Because they are low in the food chain, sardines are very low in contaminants, such as mercury, relative to other fish commonly eaten by humans.


5. Crayfish

Crayfish are a popular and versatile seafood, often used in dishes like boils, stews, and pastas.

Crayfish are naturally low in fat, particularly saturated fat, making them a lean protein source. Crayfish contain essential vitamins, including vitamin B12 and vitamin A. Vitamin B12 is important for nerve function and red blood cell production, while vitamin A supports vision and immune function.

Crayfish are low in cholesterol compared to some other sources of animal protein.


6. Oyster

Oysters are bivalve mollusks highly prized for their delicate flavor and are considered a delicacy in many parts of the world.

Oysters are particularly rich in minerals like zinc, which is essential for immune function and skin health, and copper, which is important for iron absorption and overall health. A team of American and Italian researchers analyzed bivalves and found they were rich in amino acids that trigger increased levels of sex hormones. Their high zinc content aids the production of testosterone.

Oysters are considered a nutrient-dense food and can be enjoyed in various ways, such as raw on the half-shell, grilled, baked, or incorporated into stews and chowders.


7. Crab

Crab belongs to the crustacean group of shellfish, and it is a nutritious seafood that provides a beneficial range of nutrients.
Crab is very nutrient-dense, and it provides high amounts of protein and several vitamins and minerals for only 97 calories per 100 grams.
Crab is a rich source of selenium. Just 100 grams of cooked crab provides nearly three-quarters of the daily value for selenium. These nutrients play vital roles in improving general health while helping prevent a variety of chronic conditions.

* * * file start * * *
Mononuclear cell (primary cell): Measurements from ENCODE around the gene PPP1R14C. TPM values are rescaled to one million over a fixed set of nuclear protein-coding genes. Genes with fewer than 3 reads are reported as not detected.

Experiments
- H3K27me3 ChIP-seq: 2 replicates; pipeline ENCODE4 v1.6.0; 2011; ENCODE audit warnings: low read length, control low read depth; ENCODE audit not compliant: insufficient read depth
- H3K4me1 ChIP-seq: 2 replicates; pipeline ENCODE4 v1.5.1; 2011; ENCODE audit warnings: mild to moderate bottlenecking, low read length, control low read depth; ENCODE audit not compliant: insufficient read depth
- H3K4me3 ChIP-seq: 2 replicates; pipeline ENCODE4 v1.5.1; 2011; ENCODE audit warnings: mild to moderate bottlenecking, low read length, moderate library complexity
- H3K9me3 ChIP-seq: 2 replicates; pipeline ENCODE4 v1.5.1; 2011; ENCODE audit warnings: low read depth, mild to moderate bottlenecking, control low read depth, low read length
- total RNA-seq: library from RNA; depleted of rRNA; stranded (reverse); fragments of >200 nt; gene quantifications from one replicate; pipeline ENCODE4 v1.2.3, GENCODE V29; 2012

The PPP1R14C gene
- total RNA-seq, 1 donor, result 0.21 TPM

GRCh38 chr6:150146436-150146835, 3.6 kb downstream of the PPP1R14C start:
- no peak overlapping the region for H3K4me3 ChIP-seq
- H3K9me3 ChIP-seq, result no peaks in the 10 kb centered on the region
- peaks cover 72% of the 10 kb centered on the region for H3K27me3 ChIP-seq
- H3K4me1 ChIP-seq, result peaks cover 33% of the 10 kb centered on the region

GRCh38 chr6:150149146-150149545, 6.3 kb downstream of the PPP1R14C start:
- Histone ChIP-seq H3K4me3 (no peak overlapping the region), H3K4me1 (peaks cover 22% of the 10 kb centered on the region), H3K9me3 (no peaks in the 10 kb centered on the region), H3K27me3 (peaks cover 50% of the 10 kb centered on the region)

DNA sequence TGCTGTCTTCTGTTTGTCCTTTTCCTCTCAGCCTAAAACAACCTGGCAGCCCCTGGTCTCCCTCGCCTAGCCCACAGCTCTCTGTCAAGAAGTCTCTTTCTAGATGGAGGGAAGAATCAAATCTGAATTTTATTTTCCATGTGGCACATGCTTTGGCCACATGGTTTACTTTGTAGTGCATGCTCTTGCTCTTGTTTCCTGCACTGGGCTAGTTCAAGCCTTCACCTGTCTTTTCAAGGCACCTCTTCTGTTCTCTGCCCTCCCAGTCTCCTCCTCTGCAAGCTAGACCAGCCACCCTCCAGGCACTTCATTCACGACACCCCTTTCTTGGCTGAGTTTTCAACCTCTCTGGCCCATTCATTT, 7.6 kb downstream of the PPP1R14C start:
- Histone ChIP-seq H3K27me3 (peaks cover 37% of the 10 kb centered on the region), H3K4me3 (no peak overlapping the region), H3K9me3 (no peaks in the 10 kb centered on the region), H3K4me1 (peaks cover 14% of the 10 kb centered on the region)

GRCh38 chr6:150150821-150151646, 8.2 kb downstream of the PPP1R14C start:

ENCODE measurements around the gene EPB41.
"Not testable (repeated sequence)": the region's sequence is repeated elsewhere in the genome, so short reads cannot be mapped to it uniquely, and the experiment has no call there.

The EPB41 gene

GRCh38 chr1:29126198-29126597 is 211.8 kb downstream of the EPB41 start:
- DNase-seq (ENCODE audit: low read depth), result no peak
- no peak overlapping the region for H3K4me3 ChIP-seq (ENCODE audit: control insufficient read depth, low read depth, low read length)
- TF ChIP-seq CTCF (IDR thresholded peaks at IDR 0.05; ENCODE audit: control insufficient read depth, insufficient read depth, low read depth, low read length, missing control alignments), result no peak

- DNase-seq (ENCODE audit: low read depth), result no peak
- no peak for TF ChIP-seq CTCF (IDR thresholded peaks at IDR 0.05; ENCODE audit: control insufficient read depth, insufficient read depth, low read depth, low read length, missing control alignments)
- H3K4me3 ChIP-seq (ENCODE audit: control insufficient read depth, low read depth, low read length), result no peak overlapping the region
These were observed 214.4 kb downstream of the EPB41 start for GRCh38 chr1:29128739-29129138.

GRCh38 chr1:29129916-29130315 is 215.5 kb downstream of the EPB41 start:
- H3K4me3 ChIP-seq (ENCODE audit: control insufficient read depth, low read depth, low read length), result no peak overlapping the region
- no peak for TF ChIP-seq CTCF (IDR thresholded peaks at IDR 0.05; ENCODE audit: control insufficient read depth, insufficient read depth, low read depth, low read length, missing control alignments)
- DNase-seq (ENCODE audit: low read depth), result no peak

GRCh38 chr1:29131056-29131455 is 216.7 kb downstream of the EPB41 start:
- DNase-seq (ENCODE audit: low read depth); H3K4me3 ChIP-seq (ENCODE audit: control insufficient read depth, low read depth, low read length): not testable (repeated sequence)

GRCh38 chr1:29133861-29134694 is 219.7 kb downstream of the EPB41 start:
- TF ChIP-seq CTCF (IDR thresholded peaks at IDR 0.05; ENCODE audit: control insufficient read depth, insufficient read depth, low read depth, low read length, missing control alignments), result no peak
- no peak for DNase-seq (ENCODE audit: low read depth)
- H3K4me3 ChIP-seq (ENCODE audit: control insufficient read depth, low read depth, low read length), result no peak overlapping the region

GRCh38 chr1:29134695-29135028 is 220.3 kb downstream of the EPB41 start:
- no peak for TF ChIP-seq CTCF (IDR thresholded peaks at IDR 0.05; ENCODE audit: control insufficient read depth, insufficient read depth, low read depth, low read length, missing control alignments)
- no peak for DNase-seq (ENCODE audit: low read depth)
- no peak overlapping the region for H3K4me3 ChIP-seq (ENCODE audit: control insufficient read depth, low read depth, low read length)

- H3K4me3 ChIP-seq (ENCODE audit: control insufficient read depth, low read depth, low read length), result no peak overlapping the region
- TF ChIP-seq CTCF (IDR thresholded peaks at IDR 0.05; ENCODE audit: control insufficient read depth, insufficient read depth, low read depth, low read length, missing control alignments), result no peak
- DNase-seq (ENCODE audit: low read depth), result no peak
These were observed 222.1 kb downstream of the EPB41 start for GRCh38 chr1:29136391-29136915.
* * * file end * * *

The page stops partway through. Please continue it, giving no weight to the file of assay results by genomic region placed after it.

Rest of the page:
Crab meat does not contain appreciable amounts of mercury. It is widely seen as a 'low-mercury' seafood.


8. Octopus

Octopus is an excellent source of protein. It’s a lean protein, meaning it provides the necessary amino acids without the excess fat.

Cooked octopus contains about 56 calories per 100 grams, and is a source of vitamin B3, B12, potassium, phosphorus, and selenium.

Octopus heads are high in selenium and are a risk for cadmium poisoning, even in small amounts.


9. Lobster

Lobster is a nutritious food, a 3.5 ounce serving of cooked lobster contains about 100 calories, 2 grams of fat, and 20 grams of protein. It is also a good source of vitamin B12, niacin, and zinc. However, it is also relatively high in cholesterol, with about 90 milligrams per serving.

Cooks boil or steam live lobsters. When a lobster is cooked, its shell's color changes from blue to orange because the heat from cooking breaks down a protein called crustacyanin, which suppresses the orange hue of the chemical astaxanthin, which is also found in the shell.

Lobster is commonly served boiled or steamed in the shell. Diners crack the shell with lobster crackers and fish out the meat with lobster picks. The meat is often eaten with melted butter and lemon juice. Lobster is also used in soup, bisque, lobster rolls, cappon magro, and dishes.


10. Anchovy

Anchovies are little, oily fish that carry a powerful flavor punch. They are well-known for their robust, savory, and salty flavor. They are frequently used as a seasoning or condiment to enhance the depth and umami of foods.

Anchovies, like other fatty fish, are high in omega-3 fatty acids, which have a variety of health benefits, including heart health and anti-inflammatory characteristics.

Anchovies are versatile and can be found in a variety of dishes. They're popular in Mediterranean cuisines like Caesar salad dressing, tapenade, and pasta sauces. They are utilized in fish sauce in Asian cuisines.

Anchovies are little fish with a shorter lifespan, hence they have lower mercury levels than larger fish species. As a result, they are a better choice for regular consumption.